It’s the early 1950s, and young Ruth is excited. Her parents have just bought their first family car, and it’s a beauty! Now they can drive down to Alabama to visit relatives. Having grown up in Chicago, the family has been sheltered from the Jim Crow prejudice that is prevalent in the southern states. They are shocked when they are told they cannot use “white” bathrooms, eat in many restaurants, or rent a motel room.Continue reading “Ruth And The Green Book – by Calvin Alexander Ramsey with Gwen Strauss, illustrator Floyd Cooper (2010)”
If you loved the tv show “Family Matters” in the 1990’s, you will probably also love “The Watsons Go To Birmingham-1963”. The Watsons are a black family living in Flint, Michigan during the sixties. Kenny, the main character in the novel, is nine years old, with an older brother Byron and a younger sister Joetta. Kenny has a great time playing with plastic dinosaurs, reading books, and spending time with Dad, but gets picked on by bullies at school. His big brother comes to the rescue and chases off Kenny’s bullies. But Byron is constantly getting into trouble, hanging around with friends that aren’t good for him. Eventually, Momma and Dad decide that the best option is to drive down to Birmingham, Alabama, and leave Byron with the grandma for the summer. That will separate him from the bad influences and hopefully get him back on track. Unbeknownst to the Watsons, they are driving straight into a hot spot in the Civil Rights movement.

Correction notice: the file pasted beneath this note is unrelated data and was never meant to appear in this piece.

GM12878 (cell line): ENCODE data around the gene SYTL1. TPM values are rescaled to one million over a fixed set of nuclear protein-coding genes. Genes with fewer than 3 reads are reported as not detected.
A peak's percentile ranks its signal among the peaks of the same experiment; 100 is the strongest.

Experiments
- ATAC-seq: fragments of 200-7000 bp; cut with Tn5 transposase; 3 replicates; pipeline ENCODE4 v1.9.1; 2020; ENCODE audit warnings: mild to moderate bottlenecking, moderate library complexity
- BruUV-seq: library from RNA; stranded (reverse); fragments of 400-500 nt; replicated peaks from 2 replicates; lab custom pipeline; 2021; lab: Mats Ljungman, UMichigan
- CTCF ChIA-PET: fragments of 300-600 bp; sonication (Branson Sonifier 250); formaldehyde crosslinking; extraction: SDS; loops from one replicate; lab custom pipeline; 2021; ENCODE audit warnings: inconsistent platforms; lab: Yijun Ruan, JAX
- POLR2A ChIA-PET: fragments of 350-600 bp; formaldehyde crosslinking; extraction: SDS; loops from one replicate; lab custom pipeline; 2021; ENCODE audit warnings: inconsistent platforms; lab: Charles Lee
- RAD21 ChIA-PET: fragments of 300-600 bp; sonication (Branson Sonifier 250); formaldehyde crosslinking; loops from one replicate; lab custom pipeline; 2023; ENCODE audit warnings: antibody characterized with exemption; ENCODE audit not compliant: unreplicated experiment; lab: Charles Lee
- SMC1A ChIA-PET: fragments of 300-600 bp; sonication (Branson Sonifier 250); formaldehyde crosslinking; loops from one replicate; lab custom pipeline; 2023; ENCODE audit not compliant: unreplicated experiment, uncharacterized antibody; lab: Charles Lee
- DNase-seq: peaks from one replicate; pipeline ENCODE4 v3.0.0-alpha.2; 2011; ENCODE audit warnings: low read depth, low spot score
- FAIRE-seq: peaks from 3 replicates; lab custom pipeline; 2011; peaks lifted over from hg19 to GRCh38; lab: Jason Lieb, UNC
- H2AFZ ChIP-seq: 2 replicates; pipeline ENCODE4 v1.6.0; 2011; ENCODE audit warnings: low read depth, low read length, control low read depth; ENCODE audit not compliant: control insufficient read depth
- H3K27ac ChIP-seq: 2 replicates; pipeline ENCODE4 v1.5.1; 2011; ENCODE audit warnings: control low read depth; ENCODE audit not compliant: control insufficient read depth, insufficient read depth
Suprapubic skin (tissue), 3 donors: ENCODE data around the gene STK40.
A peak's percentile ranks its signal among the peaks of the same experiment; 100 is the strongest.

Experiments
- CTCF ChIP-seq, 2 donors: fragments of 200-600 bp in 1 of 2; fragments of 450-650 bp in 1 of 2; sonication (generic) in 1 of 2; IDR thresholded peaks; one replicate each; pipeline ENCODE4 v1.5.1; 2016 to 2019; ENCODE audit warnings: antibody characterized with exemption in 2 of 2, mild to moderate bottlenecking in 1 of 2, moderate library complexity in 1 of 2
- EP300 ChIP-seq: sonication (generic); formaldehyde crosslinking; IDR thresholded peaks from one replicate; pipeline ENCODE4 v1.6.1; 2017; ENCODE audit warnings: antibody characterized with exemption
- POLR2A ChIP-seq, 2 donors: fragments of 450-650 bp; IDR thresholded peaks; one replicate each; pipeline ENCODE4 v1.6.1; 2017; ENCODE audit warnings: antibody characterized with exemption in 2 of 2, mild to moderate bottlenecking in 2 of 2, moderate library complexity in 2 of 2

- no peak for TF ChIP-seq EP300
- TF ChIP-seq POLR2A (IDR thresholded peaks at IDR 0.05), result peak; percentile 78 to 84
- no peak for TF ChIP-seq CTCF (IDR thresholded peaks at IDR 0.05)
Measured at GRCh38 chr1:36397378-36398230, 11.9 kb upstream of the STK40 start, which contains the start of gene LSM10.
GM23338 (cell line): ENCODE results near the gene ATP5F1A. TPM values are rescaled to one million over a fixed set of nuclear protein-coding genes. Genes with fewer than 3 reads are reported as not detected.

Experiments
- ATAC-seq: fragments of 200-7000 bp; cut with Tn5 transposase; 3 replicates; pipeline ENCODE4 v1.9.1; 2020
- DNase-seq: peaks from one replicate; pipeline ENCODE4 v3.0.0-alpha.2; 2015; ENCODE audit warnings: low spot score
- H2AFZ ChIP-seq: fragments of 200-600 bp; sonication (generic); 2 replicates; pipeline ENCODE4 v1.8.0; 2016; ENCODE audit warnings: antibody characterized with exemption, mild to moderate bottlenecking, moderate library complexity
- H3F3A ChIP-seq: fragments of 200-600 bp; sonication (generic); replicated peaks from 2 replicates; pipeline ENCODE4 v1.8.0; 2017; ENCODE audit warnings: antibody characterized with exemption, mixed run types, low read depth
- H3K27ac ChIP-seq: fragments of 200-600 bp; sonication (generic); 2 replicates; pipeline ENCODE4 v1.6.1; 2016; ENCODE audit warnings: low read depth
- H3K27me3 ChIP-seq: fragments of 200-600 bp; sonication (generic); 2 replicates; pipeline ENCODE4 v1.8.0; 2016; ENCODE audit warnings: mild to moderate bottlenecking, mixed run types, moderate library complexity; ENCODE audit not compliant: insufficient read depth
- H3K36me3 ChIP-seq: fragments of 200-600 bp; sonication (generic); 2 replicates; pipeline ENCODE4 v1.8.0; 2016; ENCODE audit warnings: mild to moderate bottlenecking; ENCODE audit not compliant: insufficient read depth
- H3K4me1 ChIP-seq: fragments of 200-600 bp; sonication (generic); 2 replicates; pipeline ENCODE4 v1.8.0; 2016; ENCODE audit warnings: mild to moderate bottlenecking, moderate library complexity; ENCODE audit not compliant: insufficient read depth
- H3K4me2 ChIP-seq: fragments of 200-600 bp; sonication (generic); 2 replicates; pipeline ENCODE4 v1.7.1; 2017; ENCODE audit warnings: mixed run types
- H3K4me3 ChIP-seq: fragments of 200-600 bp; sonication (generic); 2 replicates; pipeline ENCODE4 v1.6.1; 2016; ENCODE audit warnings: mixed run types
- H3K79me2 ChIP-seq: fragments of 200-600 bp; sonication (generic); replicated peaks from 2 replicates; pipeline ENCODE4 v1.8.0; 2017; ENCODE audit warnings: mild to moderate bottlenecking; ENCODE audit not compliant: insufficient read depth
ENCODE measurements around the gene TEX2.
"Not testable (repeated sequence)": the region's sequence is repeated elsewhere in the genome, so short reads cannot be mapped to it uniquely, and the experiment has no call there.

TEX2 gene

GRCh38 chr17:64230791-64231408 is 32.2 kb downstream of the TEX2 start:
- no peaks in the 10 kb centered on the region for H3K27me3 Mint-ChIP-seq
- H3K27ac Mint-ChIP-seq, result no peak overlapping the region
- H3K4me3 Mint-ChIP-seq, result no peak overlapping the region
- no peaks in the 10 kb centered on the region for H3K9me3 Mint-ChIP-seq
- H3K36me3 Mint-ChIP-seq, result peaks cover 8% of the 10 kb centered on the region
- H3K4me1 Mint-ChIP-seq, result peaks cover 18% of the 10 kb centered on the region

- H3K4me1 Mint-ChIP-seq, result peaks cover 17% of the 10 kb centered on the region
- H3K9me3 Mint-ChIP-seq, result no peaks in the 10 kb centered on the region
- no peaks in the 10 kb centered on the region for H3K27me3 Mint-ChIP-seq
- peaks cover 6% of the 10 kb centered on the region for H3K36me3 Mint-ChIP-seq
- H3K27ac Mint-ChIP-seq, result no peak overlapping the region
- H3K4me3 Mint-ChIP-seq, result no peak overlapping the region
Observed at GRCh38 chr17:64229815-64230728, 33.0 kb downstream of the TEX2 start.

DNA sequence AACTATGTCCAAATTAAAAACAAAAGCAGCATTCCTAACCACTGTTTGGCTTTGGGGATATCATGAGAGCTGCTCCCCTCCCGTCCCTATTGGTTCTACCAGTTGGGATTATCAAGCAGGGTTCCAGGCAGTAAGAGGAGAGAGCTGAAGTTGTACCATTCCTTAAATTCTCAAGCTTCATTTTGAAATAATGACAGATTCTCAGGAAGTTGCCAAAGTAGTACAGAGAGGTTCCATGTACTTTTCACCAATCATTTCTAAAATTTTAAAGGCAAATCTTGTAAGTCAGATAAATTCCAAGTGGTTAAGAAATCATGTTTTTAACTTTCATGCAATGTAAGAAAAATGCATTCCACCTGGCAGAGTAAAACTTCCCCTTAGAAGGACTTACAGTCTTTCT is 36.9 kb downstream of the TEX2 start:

What I loved the most about this book was the relationship between Kenny and his brother. Byron would tease him, pick at him, and act like he didn’t want his little brother around, but when push came to shove, he really loved Kenny and always defended him. I also liked the way the whole family stuck together, whether it meant huddling together under a blanket on a frigid winter day, or driving across the country to get one member of the family away from bad things. They all cared deeply about each other, and that is the way it should always be with family.
The book dealt with a lot of serious subjects – racism, juvenile delinquency, bombings – but was kept from being too heavy and serious by a number of light-hearted parts. Parts like: Byron playing Nazi parachutes over the toilet, putting a record player in the family car, handling a bad hair job, sharing winter gloves, and of course, the stuck-to-the -car-mirror incident!
This book can be enjoyed by any age over nine, the age of the main character. It is also available as an audiobook, read aloud by Lavar Burton. (He is a fantastic narrator!)I have both read and listened to the book, and enjoyed it equally. This fine novel is available at libraries and bookstores across the country.
Newbery Honor Book
Coretta Scott King Award